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Obama calls for ‘meaningful’ action as others demand tighter gun laws
President Obama on Saturday called for “meaningful” action to prevent future tragedies like Friday’s Newtown, Conn., school shooting that claimed the lives of 28, including 20 elementary-aged children — but other gun-control advocates made it clear they want more from the White House on the issue.
“We have to come together and take meaningful action to prevent more tragedies like this. Regardless of the politics,” the president said in his weekly radio and Internet address (http://www.whitehouse.gov/). “As a nation, we have endured far too many of these tragedies in the last few years — an elementary school in Newtown, a shopping mall in Oregon, a house of worship in Wisconsin, a movie theater in Colorado, countless street corners in places like Chicago and Philadelphia.”
But some gun-control activists, including New York City Mayor Michael Bloomberg, called for a stronger reaction from the White House.
“Calling for ‘meaningful action’ is not enough,” said Mr. Bloomberg, who heads the group Mayors Against Illegal Guns. “We have heard all the rhetoric before. What we have not seen is leadership — not from the White House and not from Congress. That must end today.”
New York City Rep. Jerrold Nadler, said the president needs to “exploit” the tragedy in Connecticut.
“These incidents, these horrible, horrible incidents … are happening more and more frequently. And they will continue to happen more and more frequently until someone with the bully pulpit, and that means the president, takes leadership and pushes Congress,” Mr. Nadler. a Democrat, said during an appearance on MSNBC’s “The Ed Show” with Ed Schultz.
Mr. Nadler was asked whether the Newtown tragedy could be the turning point in many Democrats’ longstanding struggle to enact stronger gun laws.
“I think we will be there if the president exploits it, otherwise we’ll go on to the next” incident, Mr. Nadler said.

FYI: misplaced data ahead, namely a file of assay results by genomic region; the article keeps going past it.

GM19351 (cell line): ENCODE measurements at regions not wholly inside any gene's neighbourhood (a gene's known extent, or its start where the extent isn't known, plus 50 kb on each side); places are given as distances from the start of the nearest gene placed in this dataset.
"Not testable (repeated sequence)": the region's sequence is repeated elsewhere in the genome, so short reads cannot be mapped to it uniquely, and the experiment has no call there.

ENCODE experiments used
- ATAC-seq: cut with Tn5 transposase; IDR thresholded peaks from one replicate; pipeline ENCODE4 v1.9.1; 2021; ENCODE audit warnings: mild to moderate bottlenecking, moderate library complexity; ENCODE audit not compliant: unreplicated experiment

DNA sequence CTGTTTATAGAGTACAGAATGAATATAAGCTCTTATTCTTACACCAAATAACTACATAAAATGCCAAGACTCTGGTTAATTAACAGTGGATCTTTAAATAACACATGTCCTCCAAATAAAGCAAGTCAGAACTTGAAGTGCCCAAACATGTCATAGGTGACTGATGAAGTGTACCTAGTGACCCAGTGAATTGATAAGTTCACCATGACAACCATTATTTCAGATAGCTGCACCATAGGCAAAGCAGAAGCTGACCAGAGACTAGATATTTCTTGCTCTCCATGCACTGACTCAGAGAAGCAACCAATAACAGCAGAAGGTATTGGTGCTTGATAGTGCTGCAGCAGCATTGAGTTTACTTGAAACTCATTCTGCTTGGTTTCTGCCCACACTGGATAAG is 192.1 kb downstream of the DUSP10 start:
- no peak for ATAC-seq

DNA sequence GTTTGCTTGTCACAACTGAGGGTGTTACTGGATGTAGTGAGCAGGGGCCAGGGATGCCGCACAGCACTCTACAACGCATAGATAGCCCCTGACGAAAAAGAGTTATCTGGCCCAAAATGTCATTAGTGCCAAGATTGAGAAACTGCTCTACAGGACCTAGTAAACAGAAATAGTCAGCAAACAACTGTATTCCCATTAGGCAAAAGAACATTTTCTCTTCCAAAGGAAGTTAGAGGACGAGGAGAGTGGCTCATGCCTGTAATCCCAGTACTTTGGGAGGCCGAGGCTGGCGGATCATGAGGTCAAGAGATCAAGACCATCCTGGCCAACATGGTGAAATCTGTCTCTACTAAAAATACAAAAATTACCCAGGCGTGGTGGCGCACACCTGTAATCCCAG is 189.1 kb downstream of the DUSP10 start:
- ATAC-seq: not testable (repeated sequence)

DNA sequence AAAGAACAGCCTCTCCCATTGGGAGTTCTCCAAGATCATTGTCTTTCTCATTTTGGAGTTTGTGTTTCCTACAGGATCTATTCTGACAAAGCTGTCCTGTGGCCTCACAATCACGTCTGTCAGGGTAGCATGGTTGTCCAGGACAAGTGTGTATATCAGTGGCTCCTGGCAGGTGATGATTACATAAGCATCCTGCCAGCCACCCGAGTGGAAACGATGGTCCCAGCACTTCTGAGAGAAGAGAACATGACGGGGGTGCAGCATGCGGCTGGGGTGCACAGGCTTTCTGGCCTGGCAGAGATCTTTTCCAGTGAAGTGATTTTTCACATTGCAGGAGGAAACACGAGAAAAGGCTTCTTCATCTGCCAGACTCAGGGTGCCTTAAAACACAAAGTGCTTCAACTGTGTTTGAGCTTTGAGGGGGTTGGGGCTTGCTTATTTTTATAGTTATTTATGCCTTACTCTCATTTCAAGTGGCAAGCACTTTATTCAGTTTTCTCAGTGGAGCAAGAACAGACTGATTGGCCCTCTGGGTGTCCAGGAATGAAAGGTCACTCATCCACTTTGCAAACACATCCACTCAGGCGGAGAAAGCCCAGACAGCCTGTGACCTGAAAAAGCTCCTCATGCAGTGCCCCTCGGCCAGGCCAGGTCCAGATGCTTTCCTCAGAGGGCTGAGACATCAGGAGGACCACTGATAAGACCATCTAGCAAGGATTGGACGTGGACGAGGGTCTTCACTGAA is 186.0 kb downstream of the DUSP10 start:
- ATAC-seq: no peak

In Newtown on Saturday, Connecticut Sen. Richard Blumenthal, a Democrat, told CNN the tragedy would prompt a national discussion on whether gun laws, especially those on automatic weapons, are ineffective.
“That’s a conversation we will have in this state and around the country — what greater measures in enforcement and in new kinds of oversight can achieve greater safety, particularly in our schools.”
“Today, I’m not going to discuss it out of respect to the families,” said the first-term Democrat, a former state attorney general. “But I’m going to go to Washington and I’m going to raise this issue. I think it’s time for the conversation to be renewed.”
Rep. Carolyn McCarthy, a New York Democrat, told The New York Times she plans to introduce far-reaching new gun laws: “The time to talk about it should have been after the last shooting or the shooting before that.”
A crowd of about 50 anti-gun activists held a vigil outside the White House Friday evening in part to protest remarks earlier in the day from Obama spokesman Jay Carney, who said that a time to discuss gun control would come, but that “I don’t think today is that day.”
Republicans usually post their own weekly commentary on the Internet on Saturday, but House Speaker John Boehner said there would be no address this week.
“There will be no weekly Republican address this weekend so that President Obama can speak for the entire nation at this time of mourning. I join the president — and all Americans — in sending prayers and condolences to the victims’ loved ones,” the Ohio Republican said Friday.
© Copyright 2014 The Washington Times, LLC. Click here for reprint permission.
About the Author
David Eldridge joined The Washington Times in 1999 and over the next seven years helped lead the paper’s coverage of regional politics and government, Sept. 11, and the sniper attacks of 2002. In 2006, he was named managing editor of the paper’s website. He came to The Times from the Telegraph in North Platte, Neb., where he served as executive ...
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